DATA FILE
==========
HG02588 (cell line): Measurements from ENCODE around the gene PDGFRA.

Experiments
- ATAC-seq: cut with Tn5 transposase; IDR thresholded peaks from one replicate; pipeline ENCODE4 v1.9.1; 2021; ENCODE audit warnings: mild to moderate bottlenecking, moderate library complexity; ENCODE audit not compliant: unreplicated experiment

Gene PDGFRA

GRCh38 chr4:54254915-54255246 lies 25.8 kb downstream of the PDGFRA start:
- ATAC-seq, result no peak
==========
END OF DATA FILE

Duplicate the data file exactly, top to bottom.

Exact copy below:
HG02588 (cell line): Measurements from ENCODE around the gene PDGFRA.

Experiments
- ATAC-seq: cut with Tn5 transposase; IDR thresholded peaks from one replicate; pipeline ENCODE4 v1.9.1; 2021; ENCODE audit warnings: mild to moderate bottlenecking, moderate library complexity; ENCODE audit not compliant: unreplicated experiment

Gene PDGFRA

GRCh38 chr4:54254915-54255246 lies 25.8 kb downstream of the PDGFRA start:
- ATAC-seq, result no peak